Photoshop Actions Blueprint: Snapshot to Portrait in a Few Clicks
All Photoshop actions shown in this Blueprint are from the MCP Fusion Photoshop action set
Question: I often get asked “Can I make a snapshot photograph into something worthy of hanging on my wall?”
My Answer: Yes, you can! Not all photos you hand on a wall have to be “portraits.” But sometimes, depending on the image, you can turn a snapshot into a portrait with a little vision and help from Photoshop actions. In a few clicks, I turned this image from the before to the afters shown.
Here is the starting photo, sent in by Jamie Handy. At 1st glance, I thought, “cute snapshot… nail polish peeling, composition is not great, boys legs are cut off, etc.” Then I looked closer at the expression on that little girl’s face and decided it was priceless. I went to work in Photoshop.
Here are the steps I took to turn the Before into the After. All actions used were from the MCP Fusion Photoshop actions set.
- Though often professionals will warn you to wait and crop, if the composition is totally apart from what you end up with, it can be hard to have a creative vision. In situations like this, I crop first. I chose a landscape/horizontal orientation for this image.
- Then I started edited using the Color Fusion Mix and Match action – as I wanted to play with a bunch of actions to find the right look. I used three folders/actions within this one action: Lemonade at 31% opacity, Jenna’s Sweet Shop at 43% opacity, and Vanilla Cream at 34% opacity. This gave me the overall look I wanted – a fun vintage, postcard feel. It was definitely an “over-edit” and not completely natural, but I loved it.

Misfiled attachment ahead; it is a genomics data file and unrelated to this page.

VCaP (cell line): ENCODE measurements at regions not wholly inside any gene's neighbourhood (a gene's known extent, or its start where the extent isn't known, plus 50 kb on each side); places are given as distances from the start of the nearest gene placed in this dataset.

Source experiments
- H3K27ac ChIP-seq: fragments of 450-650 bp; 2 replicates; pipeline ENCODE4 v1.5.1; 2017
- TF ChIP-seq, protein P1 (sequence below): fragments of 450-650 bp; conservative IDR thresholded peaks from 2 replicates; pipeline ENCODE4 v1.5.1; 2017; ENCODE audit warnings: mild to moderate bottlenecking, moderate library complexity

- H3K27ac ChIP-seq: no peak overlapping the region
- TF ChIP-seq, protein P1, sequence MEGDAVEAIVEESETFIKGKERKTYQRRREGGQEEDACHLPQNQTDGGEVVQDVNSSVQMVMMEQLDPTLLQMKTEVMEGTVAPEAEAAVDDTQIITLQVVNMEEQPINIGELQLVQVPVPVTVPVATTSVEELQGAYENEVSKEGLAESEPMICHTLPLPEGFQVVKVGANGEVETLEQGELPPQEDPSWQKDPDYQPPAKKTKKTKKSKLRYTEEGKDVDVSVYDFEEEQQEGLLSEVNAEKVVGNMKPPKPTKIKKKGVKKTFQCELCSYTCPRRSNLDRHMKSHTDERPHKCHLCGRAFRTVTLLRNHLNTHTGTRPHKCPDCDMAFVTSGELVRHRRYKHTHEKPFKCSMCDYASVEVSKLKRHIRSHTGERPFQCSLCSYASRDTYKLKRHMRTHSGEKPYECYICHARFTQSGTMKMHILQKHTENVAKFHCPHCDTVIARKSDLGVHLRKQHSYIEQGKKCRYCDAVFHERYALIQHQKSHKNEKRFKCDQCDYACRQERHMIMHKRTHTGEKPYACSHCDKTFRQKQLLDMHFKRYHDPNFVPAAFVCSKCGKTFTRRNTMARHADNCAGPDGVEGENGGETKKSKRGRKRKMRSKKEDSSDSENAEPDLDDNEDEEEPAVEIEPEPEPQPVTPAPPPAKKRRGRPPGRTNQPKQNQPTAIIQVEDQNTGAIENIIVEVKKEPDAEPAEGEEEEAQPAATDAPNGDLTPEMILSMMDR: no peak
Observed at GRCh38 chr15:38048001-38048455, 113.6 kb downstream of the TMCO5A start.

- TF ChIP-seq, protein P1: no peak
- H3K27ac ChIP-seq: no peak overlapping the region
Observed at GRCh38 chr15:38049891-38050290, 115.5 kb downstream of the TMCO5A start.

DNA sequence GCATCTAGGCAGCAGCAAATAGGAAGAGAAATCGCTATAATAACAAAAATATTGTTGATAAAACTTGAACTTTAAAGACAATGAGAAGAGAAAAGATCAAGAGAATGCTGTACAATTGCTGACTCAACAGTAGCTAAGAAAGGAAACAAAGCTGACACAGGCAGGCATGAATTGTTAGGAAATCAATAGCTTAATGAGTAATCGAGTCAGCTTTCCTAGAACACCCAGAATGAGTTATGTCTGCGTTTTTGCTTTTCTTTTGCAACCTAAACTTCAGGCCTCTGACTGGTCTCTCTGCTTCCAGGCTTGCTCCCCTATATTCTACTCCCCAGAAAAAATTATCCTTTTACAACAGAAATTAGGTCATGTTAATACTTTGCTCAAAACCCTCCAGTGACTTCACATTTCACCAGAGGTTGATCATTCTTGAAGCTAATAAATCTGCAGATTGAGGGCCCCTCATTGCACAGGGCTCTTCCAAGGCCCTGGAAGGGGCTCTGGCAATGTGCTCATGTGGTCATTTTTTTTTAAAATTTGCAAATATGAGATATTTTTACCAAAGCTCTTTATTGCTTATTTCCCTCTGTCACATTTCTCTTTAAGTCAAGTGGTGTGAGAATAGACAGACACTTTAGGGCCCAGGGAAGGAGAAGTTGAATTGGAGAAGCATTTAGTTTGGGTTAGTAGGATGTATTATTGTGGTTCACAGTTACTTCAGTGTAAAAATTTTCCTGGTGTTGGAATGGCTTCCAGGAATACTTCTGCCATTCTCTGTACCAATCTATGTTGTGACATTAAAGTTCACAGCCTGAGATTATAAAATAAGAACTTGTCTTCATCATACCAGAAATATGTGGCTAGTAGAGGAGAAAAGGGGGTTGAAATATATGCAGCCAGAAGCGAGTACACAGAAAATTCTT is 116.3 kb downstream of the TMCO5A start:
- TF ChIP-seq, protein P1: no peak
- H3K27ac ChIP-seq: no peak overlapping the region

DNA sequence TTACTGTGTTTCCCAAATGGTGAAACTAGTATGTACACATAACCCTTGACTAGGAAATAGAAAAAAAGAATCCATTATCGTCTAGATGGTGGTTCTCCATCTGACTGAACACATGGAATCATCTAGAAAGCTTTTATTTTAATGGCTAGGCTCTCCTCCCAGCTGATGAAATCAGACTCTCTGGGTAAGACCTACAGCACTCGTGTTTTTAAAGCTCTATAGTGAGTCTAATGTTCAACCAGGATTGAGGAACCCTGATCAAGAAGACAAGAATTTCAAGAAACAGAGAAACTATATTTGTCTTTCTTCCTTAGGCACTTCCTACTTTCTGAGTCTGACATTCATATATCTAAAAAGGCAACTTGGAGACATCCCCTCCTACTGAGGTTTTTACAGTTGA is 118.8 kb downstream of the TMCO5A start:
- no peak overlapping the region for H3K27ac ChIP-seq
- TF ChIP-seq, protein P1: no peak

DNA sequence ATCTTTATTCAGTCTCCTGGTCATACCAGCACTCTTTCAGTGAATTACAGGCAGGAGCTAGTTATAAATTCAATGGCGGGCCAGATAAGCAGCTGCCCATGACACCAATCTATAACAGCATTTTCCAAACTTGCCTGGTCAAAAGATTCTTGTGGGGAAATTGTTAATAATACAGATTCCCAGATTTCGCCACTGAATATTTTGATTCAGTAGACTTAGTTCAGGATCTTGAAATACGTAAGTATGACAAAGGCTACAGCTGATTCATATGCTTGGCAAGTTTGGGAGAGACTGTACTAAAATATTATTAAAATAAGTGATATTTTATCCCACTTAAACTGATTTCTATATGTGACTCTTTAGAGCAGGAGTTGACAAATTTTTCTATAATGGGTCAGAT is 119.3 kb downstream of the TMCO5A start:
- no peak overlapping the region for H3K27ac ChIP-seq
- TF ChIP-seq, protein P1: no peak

- Next I used the Different Directions contrast action (opacity at 81%)
- Then finished with the Frosting action at 80% which adds a touch of haze.
I also decided I wanted to see a black and white version. I started with the same crop, but worked from the original, not the color edit.
- I started by running B&W Fusion Mix and Match. Then I chose to activate Reminisce (the black and white film action) at 67% opacity and Peaceful at 56% opacity.
- I wanted a light black and white conversion, nothing with heavy contrast. But it lacked a tonal range at this point. I ran Different Directions to add a bit of contrast and adjust the layer to 100%.
- Next I ran Frosting at 80% opacity to give it an overall light, airy finish.
This now reminds me of the black and whites when I was a kid. Super classic!
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